They therefore took a leaf out of Tehran’s book, first sending undercover raiding parties of several thousand troops on the quiet, certain that the Americans would not interfere. To avoid drawing fire from Washington, the Turkish military announced Wednesday the launch of a large military operation against the Kurdish rebels without mentioning that Turkish units were already inside Iraqi Kurdistan.

3. Gen. Buyukanit chose to launch his operation on the day the G8 leaders of industrial nations arrived in Germany for their summit. None of them, including US president George W. Bush, was minded at that moment to deal with pressing Iraq issues – certainly not Kurdistan. The Turkish general felt confident the Turkish operation could go forward safe from outside interference.

The only outcome the Turkish high command forgot to take into account was the markets’ response to the incursion of Iraq: July Brent traded up around 1% at $71.13 a barrel, while US light sweet crude went up 34 cents to $66.95 a barrel.

This forced a White House spokesman in the Bush party in Germany to issue a cautious denial. “No new activity had been detected in northern Iraq,” he said.


Barzani holds his options open


Once American interference was staved off, the Turks settled down to a three-month campaign lasting till Sept. 9, as attested to the dates on the military decree of martial law. They have three months to crush the PKK and root its fighters out of their sanctuaries in northern Iraqi Kurdistan. After that, the high mountains will be under snow and both the Turkish and Iranian armies will have to pull back to their own borders.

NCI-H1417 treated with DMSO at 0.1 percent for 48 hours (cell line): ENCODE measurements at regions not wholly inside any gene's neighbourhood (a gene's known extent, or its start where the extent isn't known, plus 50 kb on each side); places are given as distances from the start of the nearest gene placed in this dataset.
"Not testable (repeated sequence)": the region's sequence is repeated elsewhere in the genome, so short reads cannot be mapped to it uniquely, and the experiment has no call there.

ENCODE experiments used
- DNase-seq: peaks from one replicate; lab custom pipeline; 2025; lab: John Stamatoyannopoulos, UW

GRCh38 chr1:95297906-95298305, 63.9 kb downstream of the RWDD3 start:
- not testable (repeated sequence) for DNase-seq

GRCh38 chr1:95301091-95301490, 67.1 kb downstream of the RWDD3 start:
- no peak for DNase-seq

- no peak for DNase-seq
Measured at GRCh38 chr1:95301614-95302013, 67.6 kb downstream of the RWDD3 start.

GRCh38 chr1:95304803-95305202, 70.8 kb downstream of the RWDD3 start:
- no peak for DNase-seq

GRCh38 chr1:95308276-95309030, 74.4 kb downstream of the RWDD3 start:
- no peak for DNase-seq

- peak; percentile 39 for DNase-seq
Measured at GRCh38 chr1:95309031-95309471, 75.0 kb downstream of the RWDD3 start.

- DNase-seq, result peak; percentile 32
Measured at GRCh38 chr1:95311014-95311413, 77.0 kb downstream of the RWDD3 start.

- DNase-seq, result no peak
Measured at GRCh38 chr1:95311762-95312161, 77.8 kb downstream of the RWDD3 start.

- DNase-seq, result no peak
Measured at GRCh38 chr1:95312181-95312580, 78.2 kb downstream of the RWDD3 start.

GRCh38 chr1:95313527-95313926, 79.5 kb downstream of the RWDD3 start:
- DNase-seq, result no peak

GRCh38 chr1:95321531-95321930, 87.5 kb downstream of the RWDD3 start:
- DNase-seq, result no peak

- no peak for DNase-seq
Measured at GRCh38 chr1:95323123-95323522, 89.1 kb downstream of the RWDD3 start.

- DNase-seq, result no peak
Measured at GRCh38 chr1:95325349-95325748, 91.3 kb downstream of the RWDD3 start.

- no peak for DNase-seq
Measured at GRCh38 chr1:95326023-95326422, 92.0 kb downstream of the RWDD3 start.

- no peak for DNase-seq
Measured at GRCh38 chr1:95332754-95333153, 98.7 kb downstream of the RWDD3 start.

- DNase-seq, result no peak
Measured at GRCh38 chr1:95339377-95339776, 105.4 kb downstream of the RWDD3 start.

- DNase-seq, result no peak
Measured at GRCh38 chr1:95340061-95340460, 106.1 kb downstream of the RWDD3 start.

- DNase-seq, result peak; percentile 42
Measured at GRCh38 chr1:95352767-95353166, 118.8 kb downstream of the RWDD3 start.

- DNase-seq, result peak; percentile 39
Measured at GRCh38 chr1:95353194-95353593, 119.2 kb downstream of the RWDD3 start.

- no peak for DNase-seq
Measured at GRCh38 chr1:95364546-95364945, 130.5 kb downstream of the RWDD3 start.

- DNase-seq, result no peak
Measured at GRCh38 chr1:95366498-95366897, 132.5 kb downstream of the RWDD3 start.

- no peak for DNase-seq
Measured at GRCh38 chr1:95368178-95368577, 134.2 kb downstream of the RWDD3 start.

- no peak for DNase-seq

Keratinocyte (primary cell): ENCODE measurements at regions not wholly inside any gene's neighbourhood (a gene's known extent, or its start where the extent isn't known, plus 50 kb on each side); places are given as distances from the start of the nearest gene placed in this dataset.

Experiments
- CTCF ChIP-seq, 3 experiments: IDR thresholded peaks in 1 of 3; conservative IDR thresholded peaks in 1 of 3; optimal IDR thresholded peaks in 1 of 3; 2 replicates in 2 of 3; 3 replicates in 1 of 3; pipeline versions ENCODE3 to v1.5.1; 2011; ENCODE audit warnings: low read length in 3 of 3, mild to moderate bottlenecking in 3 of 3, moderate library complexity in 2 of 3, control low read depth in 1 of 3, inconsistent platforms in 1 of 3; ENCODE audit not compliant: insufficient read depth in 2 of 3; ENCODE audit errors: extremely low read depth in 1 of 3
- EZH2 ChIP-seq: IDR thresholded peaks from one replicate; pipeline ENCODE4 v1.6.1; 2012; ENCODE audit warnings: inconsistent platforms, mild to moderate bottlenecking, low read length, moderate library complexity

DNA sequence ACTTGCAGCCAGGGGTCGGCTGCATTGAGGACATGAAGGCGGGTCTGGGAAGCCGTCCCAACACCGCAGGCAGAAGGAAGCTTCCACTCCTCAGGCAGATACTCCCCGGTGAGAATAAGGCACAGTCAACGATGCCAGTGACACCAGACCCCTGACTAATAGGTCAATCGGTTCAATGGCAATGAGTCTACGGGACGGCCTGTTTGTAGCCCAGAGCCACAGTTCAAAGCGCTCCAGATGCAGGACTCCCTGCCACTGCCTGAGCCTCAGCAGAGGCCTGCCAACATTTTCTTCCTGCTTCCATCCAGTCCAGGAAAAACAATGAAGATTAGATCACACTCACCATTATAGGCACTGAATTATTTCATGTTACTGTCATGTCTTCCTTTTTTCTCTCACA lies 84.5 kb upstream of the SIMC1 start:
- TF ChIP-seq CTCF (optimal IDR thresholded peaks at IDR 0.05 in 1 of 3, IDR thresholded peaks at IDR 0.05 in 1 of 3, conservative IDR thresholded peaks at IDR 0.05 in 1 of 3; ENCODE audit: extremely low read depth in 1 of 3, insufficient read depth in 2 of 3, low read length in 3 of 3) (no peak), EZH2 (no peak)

The challenge facing the 15-18,000 PKK fighters is to hang on for three months, taking advantage of the rugged Kurdistani terrain to hoodwink both their pursuers.

Much will depend on whether the Kurdistan president Massoud Barzani decides to help his beleaguered compatriots.

Barzani sent his personal emissary, Safin Dizai, to Ankara last month with a tough warning: Turkish tanks will enter Kurdistan at their peril. It will no longer be like previous incursions undertaken in hot pursuit of Turkish Kurdish rebels. This time, he said, “the people of Kurdistan will not remain spectators to the crossing of Turkish tanks and panzers into Kirkuk.”

But up until this moment, Barzani has not made good on his threat; his peshmerga have not fired a single shot against Turkish tanks inside Iraq. Like President Bush, he is turning a blind eye – for the moment.

DEBKA-Net-Weekly‘s sources in Iraq believe, however, that the canny Massoud is in fact sitting on the fence and waiting to see how the operations against the PKK and PEJK turn out. If the rebel groups face defeat and his ex-rival Talabani, armed with Iranian hardware, begins to challenge him, Massoud may jump into the conflict and make good on his threat to fight the Turkey invaders. Talabani will then have no option but to join in the battle to fend off the invaders and defend their Kurdish brethren.

This development could engulf northern Iraqi Kurdistan and its oil resources in the flames of war. Washington will then have to take notice.